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County program helps with cost of regenerative farm practices

Using financial and educational supports from the program, participants apply the new regenerative farming practice to their operations

A County of Wellington program is helping regenerative farming practices take root.

The Experimental Acres Farm Pilot aims to help large and small farm operations offset some risks of applying new regenerative practices into their production.

Justine Dainard, smart cities project manager, and Jordan Grigg, sustainability program coordinator, are both involved in the program. They explain the program works by candidates proposing an idea of how they can improve soil health. Using financial and educational supports from the program, participants apply the new regenerative farming practice to their operations.

"We're all trying to support that change, because we know it can be a little bit more expensive, and unknown, and we know the farmers want to get there," said Dainard.

"I think farmers are poised to be our next climate change heroes."

Funding for the joint program by the County of Wellington and the City of Guelph is made possible by Our Foood Future. Dainard said graduate students from the Arrell Food Institute helped build the program's framework. 

Regenerative practices seen in the program vary between farming operations. Grigg said some participants have used practices likes planting cover crops, rotational grazing or silvopasture, the practice of letting animals graze in an established forest.

"It's ideas that have been rattling around in their brain for some time and we get to try it," said Grigg.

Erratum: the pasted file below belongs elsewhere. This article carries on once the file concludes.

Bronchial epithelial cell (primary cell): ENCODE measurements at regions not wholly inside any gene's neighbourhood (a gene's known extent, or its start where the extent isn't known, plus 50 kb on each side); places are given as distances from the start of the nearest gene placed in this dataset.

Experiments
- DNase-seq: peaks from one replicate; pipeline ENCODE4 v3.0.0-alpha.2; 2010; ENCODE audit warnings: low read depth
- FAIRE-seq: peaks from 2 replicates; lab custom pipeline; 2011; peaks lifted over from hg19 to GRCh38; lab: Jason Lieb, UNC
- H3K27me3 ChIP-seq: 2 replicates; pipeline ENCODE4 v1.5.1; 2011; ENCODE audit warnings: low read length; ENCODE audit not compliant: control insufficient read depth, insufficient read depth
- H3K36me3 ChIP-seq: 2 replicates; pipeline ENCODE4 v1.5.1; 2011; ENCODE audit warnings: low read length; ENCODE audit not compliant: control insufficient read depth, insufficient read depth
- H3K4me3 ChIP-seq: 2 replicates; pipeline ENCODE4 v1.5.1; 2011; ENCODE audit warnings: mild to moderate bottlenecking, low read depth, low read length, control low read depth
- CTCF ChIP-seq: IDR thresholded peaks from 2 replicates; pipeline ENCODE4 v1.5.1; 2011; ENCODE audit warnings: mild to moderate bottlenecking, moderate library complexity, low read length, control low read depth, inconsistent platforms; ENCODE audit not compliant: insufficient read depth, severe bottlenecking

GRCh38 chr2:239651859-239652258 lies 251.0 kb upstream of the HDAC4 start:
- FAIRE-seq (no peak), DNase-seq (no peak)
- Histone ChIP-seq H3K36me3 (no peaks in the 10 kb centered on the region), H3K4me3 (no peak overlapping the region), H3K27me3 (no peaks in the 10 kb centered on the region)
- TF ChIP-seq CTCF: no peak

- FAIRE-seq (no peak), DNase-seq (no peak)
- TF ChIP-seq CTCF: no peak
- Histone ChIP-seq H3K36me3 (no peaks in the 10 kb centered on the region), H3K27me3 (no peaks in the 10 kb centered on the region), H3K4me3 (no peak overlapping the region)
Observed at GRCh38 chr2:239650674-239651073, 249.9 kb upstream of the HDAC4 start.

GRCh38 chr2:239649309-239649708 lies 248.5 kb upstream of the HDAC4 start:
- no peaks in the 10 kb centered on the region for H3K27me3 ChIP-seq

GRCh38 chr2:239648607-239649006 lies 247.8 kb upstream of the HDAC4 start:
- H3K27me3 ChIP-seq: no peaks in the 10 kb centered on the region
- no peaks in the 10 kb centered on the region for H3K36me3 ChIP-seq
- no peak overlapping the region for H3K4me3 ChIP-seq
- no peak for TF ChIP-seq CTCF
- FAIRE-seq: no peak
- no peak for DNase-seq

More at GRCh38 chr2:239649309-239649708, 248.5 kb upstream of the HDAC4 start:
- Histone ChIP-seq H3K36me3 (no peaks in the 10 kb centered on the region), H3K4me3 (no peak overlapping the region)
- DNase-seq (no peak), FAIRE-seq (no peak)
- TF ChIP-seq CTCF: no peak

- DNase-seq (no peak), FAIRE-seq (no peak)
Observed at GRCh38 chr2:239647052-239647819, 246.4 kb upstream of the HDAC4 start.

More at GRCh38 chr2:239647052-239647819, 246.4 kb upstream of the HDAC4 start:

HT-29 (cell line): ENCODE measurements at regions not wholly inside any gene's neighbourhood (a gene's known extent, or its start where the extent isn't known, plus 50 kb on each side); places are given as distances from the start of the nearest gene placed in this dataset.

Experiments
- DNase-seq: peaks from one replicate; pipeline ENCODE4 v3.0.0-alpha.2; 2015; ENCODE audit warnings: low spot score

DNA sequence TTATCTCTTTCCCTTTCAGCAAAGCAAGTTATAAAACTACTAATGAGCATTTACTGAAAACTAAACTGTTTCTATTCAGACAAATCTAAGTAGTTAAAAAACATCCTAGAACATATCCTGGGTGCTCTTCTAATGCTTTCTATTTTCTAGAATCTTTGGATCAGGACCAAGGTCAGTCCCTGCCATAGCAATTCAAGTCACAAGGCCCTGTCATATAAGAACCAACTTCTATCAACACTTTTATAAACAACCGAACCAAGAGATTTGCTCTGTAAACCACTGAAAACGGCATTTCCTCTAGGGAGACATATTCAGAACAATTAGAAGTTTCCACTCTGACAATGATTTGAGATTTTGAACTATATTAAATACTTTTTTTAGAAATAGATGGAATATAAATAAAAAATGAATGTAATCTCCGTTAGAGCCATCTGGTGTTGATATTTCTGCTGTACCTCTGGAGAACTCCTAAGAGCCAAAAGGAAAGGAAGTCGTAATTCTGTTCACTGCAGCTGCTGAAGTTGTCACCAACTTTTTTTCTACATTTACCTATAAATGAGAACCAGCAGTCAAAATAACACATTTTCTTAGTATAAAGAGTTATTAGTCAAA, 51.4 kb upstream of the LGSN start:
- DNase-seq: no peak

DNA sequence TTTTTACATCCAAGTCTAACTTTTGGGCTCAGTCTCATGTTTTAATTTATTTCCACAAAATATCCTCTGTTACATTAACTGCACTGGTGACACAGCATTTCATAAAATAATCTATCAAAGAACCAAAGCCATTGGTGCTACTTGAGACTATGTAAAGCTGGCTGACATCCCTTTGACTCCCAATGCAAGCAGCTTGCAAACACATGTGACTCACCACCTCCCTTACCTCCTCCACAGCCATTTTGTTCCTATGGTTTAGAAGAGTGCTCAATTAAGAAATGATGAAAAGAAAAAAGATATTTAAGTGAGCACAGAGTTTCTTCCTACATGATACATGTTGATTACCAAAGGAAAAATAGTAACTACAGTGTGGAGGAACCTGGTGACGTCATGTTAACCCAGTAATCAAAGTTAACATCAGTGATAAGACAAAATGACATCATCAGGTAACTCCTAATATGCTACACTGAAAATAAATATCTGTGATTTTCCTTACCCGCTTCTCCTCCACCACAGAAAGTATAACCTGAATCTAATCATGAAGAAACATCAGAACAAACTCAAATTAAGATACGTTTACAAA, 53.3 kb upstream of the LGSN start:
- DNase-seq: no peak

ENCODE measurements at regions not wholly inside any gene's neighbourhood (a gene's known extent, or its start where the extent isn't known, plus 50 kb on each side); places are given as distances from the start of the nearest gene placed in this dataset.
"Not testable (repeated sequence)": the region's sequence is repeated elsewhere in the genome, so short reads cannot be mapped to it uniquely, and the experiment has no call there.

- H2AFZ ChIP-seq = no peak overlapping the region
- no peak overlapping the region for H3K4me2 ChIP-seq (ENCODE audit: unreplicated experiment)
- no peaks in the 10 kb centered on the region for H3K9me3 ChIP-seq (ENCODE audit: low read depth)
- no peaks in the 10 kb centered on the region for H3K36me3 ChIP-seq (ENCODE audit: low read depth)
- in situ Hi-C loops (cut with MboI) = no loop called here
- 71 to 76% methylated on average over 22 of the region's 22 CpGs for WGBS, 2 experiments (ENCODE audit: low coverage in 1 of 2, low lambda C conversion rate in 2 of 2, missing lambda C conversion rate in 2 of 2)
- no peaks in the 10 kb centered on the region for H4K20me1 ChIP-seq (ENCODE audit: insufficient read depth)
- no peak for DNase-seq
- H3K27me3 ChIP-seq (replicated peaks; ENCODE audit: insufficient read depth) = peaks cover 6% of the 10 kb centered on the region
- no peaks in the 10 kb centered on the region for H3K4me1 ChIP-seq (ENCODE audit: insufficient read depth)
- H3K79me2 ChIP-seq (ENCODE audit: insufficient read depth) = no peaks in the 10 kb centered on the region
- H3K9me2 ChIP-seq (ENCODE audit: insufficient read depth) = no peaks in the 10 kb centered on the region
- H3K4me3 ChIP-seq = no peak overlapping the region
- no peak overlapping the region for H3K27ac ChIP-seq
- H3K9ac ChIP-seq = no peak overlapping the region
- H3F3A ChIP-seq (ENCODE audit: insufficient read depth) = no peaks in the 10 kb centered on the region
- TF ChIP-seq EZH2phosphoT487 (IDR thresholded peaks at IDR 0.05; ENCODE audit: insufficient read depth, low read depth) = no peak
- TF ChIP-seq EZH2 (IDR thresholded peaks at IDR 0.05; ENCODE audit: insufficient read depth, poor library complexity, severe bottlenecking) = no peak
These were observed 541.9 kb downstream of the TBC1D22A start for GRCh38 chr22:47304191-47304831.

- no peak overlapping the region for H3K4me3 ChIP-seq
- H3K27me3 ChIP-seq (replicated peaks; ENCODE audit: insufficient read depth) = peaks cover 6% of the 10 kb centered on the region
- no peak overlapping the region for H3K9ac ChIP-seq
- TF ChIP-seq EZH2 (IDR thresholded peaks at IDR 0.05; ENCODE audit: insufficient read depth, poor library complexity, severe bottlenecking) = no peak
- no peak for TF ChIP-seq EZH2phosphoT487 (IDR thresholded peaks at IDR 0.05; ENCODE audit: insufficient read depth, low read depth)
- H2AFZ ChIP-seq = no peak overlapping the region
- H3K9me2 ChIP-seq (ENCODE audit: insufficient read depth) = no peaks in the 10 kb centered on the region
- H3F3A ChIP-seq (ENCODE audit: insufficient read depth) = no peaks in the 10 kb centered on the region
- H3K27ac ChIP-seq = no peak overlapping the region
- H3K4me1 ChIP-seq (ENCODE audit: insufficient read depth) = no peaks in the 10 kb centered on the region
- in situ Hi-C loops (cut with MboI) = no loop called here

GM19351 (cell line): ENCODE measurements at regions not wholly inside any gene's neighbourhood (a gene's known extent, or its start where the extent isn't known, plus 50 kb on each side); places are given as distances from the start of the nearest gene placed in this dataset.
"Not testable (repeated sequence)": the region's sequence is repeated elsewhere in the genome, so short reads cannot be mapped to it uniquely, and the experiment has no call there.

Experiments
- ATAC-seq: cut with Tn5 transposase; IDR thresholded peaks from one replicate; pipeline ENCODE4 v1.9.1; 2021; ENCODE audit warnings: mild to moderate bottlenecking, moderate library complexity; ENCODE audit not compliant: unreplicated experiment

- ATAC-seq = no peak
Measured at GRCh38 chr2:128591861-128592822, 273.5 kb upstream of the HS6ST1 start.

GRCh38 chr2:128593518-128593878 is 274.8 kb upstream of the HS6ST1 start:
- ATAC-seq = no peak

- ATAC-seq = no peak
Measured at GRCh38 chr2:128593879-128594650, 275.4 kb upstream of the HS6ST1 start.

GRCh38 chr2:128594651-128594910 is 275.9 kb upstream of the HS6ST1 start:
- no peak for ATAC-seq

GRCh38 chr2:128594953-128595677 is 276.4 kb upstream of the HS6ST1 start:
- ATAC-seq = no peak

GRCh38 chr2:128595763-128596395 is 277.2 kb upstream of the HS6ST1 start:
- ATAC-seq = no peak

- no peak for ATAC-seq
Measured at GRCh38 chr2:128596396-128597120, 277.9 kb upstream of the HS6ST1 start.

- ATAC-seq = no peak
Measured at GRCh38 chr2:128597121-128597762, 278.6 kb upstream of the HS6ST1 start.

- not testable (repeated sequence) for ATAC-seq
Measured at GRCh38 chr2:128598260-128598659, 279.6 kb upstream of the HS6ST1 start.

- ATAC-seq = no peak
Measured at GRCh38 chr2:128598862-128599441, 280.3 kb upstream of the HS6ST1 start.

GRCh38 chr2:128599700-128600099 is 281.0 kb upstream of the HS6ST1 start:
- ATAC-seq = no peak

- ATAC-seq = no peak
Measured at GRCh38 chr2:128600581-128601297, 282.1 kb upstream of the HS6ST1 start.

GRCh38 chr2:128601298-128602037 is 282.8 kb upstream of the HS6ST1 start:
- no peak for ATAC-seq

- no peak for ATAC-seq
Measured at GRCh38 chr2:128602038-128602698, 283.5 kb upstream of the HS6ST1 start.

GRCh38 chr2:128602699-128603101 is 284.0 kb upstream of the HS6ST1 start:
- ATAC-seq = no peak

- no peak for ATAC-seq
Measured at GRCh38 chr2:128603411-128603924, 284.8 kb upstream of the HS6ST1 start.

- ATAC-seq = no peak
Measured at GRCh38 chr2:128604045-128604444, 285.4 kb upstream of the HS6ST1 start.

The program is part of a family of provincial and federal programs helping the agricultural industry move away from chemical methods of farming and lower its carbon footprint. Grigg said improving soil health can be a key component in agriculture and can help sequester large amounts of carbon.

"Ninety-five per cent of food starts in the soil," said Grigg, adding healthy soil can also reduce the amount of rain water run-off into bodies of water and support life above it.

As part of the program, Grigg will come out to farms to help perform soil tests. For newer farmers, Grigg said this is an opportunity for them to learn more about the soil they work with. The beginning results of these implemented practices will be available next spring and summer. 

"It's a five to 10-year window where you'll actually start to see those changes," said Grigg. "Soil is created very slowly and it changes very slowly."

In 2022, 15 farmers from Wellington County and Dufferin County participated in the program. Next year, the program is looking for 20 participants as it will be opened up to residents in Grey County to apply. 

Dainard said the project invited other municipalities to participate so they could develop a model that could be replicated in other communities.

"The mandate of the Smart Cities Project is to learn and share so we can scale up what we've learned," said Dainard.

Another important aspect of the program is fostering a community of different farmers looking to support each other in their journey of using regenerative practices Grigg cites the group, Erin Common Ground, is one example of the support this program aims to create.

 "It's just so wonderful to seeing those conversations come up where, 'This worked for me,' and 'This worked for me,' and you see those people talking," said Grigg.

As regenerative practices continue to be added into farming, Dainard said the long-term goal of Experimental Acres is to see it no longer needed within the community. In the meantime, applications are for the next session are being accepted now until Jan. 23. Interested residents can apply at